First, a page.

Updated on 10/17/2016 1:22PM

High prices for tickets to Pegasus World Cup


It will cost more to get into the gates to see the inaugural Pegasus World Cup at Gulfstream Park than it has ever cost to get into Churchill Downs for the Kentucky Derby.

The cheapest ticket available to get into Gulfstream on Jan. 28 for the Pegasus will be $100, officials for The Stronach Group, which owns the track, announced Thursday. By comparison, a general-admission ticket for the Derby this year was $50 in advance and $60 on the day of the event. General-admission for this year’s Breeders’ Cup, scheduled for Nov. 4-5, is $25 for the Saturday card if the tickets are purchased in advance and $40 when purchased on the day of the race.

The high prices for tickets to the event – which is in part related to the small number of tickets that The Stronach Group is planning to sell – is yet one more ambitious element to the $12 million Pegasus, which is the brainchild of Frank Stronach, the owner-breeder who controls The Stronach Group.

The race has already attracted outsized attention in the relatively small racing world because of its unusual structure. The purse of the Pegasus is being provided by 12 individuals or groups who have purchased a starting berth in the race for $1 million each, and those stakeholders are entitled to a share of some of the revenue raised from the race. Ticketing is not one of the revenue sources, according to officials for the company.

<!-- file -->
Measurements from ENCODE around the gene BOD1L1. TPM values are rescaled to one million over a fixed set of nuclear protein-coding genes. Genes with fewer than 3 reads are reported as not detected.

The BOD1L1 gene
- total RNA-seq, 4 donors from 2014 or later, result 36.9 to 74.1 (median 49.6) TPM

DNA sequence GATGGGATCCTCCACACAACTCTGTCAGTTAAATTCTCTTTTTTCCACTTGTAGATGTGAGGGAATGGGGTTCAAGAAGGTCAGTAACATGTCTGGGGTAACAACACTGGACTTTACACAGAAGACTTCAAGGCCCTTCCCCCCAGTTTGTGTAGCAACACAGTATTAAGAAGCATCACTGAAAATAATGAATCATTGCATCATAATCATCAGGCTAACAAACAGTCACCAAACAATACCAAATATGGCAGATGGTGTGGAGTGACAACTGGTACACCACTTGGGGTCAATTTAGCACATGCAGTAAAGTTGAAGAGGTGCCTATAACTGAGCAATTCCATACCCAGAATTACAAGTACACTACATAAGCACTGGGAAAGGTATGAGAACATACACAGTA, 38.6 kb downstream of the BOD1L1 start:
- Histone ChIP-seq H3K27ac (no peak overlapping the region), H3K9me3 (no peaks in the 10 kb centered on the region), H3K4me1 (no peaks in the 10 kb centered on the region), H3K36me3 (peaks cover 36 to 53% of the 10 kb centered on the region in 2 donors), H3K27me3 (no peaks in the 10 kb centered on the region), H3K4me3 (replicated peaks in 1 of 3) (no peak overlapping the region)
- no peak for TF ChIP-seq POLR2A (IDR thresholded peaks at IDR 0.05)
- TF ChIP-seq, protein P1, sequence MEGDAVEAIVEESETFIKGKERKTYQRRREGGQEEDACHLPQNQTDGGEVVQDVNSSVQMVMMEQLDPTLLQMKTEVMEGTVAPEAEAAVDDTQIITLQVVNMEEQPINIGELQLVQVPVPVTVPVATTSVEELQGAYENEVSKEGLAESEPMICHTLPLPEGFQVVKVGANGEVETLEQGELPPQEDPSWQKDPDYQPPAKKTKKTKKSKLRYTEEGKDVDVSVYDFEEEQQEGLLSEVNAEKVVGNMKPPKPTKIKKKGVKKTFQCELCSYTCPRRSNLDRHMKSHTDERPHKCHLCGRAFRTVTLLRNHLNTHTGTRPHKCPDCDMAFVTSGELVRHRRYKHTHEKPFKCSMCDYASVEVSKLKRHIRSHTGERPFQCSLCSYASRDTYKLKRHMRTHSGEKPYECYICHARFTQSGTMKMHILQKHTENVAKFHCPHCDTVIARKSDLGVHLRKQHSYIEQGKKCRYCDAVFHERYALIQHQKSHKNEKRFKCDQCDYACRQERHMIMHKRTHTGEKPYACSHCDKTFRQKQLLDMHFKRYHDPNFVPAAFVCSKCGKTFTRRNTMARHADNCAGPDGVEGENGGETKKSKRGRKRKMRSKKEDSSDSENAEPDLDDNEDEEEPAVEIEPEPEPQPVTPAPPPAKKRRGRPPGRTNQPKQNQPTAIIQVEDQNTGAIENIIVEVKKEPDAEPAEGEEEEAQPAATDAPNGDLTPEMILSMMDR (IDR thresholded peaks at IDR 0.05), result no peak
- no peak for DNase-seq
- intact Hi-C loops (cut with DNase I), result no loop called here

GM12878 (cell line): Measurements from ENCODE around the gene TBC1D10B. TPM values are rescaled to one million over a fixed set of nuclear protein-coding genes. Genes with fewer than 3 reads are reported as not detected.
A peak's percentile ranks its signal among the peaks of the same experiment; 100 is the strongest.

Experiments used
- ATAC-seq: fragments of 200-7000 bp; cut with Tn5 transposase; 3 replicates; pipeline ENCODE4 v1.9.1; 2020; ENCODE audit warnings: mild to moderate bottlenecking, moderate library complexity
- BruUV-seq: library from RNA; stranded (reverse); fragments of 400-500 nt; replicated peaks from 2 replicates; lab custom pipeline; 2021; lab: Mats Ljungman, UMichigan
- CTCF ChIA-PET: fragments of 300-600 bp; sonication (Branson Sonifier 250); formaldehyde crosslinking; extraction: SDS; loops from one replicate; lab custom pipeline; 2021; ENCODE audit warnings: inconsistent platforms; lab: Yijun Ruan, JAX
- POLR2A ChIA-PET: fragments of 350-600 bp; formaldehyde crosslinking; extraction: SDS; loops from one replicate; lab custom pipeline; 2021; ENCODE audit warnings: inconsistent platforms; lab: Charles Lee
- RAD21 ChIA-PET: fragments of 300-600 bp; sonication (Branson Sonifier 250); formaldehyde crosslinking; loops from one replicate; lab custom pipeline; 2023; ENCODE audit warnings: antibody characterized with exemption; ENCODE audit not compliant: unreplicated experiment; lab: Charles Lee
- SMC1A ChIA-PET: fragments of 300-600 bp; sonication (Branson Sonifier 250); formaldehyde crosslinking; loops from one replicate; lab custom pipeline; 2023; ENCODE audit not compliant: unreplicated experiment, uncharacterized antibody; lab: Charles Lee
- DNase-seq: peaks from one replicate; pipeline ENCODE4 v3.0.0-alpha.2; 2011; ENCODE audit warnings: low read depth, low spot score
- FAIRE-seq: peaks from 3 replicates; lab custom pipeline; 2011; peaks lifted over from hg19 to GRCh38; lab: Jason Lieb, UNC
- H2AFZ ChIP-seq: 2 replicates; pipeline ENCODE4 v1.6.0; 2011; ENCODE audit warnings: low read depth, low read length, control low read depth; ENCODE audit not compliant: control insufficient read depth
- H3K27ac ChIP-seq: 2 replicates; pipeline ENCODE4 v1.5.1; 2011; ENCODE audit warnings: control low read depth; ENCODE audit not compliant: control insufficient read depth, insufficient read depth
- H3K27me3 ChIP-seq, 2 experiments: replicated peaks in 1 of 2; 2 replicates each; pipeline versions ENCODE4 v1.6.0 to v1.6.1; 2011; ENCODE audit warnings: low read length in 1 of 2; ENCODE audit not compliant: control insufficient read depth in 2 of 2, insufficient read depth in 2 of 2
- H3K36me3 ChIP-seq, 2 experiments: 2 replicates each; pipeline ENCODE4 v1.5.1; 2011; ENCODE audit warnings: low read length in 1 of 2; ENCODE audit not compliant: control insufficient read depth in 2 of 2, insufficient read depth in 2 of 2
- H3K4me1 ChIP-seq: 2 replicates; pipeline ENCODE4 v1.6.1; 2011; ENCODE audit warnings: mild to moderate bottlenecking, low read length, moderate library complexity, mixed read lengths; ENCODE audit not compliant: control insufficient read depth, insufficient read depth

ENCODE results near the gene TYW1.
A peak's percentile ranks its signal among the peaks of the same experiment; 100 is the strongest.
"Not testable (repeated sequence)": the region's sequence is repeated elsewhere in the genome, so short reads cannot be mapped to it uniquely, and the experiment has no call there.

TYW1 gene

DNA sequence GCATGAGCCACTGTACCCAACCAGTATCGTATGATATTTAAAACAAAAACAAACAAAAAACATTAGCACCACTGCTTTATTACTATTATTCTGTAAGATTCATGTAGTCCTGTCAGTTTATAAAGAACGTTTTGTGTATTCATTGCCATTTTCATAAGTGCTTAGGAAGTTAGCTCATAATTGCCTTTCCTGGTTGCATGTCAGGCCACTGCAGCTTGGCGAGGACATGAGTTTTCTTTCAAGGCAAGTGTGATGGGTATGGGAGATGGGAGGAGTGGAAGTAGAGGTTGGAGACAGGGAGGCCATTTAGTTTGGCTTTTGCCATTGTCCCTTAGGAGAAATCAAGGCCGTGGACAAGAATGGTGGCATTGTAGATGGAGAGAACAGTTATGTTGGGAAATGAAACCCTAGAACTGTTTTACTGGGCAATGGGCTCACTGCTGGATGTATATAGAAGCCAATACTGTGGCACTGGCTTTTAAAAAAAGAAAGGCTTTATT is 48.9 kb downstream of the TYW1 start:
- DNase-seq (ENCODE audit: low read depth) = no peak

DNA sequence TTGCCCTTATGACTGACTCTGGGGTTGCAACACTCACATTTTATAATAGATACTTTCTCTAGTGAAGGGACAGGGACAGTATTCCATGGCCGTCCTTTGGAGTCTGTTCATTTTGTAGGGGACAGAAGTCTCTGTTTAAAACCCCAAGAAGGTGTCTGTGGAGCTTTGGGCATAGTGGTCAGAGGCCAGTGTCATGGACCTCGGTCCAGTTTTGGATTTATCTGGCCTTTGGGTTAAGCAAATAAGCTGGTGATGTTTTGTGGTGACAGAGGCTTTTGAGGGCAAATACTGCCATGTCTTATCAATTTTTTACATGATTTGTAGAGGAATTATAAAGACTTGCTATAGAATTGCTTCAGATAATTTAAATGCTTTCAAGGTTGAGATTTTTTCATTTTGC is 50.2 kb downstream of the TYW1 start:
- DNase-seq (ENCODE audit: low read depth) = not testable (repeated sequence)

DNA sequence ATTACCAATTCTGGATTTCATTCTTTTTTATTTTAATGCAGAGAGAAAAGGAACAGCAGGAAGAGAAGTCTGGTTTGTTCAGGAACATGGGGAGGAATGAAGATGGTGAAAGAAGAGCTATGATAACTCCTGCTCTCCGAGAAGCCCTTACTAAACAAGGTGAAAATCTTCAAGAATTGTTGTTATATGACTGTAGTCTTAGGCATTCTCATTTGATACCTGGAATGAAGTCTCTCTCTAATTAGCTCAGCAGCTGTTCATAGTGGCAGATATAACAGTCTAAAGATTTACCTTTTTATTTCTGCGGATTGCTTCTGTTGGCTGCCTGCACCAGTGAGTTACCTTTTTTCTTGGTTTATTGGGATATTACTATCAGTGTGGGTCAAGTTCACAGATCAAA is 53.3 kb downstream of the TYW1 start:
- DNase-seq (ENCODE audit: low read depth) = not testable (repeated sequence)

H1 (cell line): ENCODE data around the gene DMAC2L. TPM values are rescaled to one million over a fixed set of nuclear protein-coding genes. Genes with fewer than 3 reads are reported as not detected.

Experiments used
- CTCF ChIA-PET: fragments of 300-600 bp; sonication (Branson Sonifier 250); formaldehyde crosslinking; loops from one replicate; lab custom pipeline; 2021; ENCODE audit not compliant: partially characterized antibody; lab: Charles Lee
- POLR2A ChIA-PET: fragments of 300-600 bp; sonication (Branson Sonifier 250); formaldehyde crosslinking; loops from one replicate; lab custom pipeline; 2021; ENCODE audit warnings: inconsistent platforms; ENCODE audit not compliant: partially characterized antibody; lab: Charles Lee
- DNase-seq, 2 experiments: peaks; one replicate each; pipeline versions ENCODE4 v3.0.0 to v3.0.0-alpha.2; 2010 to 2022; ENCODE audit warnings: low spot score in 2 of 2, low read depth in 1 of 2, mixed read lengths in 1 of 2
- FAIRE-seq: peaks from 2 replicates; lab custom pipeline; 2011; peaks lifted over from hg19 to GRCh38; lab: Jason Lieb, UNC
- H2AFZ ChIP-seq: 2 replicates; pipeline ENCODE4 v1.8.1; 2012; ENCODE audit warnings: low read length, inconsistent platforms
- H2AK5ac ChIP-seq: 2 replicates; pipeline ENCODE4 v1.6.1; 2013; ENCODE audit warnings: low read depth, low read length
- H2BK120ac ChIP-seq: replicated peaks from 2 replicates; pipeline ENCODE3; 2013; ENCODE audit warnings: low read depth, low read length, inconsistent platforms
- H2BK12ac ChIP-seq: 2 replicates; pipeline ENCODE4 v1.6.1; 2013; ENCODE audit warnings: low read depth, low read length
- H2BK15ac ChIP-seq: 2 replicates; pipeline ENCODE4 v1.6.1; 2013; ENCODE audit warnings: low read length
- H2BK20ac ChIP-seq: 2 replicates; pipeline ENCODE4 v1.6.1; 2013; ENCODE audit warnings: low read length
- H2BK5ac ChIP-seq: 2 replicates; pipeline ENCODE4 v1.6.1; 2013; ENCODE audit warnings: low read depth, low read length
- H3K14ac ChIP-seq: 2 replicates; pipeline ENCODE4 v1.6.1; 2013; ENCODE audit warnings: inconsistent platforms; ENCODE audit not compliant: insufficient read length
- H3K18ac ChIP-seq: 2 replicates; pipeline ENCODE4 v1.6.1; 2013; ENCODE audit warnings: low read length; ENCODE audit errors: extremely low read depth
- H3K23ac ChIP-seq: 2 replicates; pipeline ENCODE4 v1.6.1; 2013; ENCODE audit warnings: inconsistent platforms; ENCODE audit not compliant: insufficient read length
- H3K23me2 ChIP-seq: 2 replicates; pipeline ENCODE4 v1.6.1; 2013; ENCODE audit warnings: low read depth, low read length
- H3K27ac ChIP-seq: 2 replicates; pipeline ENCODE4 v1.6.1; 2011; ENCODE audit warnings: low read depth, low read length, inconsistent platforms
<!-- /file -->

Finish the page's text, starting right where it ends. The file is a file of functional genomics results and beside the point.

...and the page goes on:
A spokeswoman for the Pegasus, Julie Fogel, said the track plans to offer 12,000 tickets for the event. All of the tickets will be made available for purchase in advance through the event’s website or at Gulfstream on live race days, Fogel said, though any unsold tickets will be available for purchase on the day of the race at the track.

According to the event’s website, ticket prices will top out at $765 per person for some seats in the track’s Ten Palms restaurant, while the price for any seat in the track’s paddock-adjacent Fountain Club will be $750. Gulfstream is selling tickets to 12 other areas on the property, including a simulcast area in the track’s casino.

The minimum price for a seat in the grandstand will be $180, according to the site. Box seats will go for $220 per person.

As the ticket pricing indicates, officials for The Stronach Group are confident that the Pegasus will be one of the most popular sporting events on the annual racing calendar. The Stronach Group has already purchased a two-hour window on NBC to televise the Pegasus and several races on the undercard, and it is heavily promoting the event on the website.

While the race will offer the largest purse in the world if it goes off as planned, it is so far unclear whether the unique structure of the race will result in a field of top-class horses, given that the berths can be marketed or sold by the present owners. Several owners of berths have said they will begin to actively market their stakes after the Breeders’ Cup is run this year.

The world’s top racehorse, California Chrome, is being pointed to the 1 1/8-mile race, as is Stronach’s Shaman Ghost, the winner of the Grade 1 Woodward Stakes this year, and Runhappy, last year’s Breeders’ Cup Sprint champion who ran fourth in his 2016 debut two weeks ago when stretching out to one mile. Paul Reddam, the owner of this year’s Kentucky Derby winner, Nyquist, also bought a share, as have the principals in Coolmore, which owns stakes in leading horses worldwide.

A previous version of this article misstated the cost of a general admission ticket to the 2016 Kentucky Derby. The cost was $50 for an advance ticket, not $40, and a ticket purchase day of the event was $60.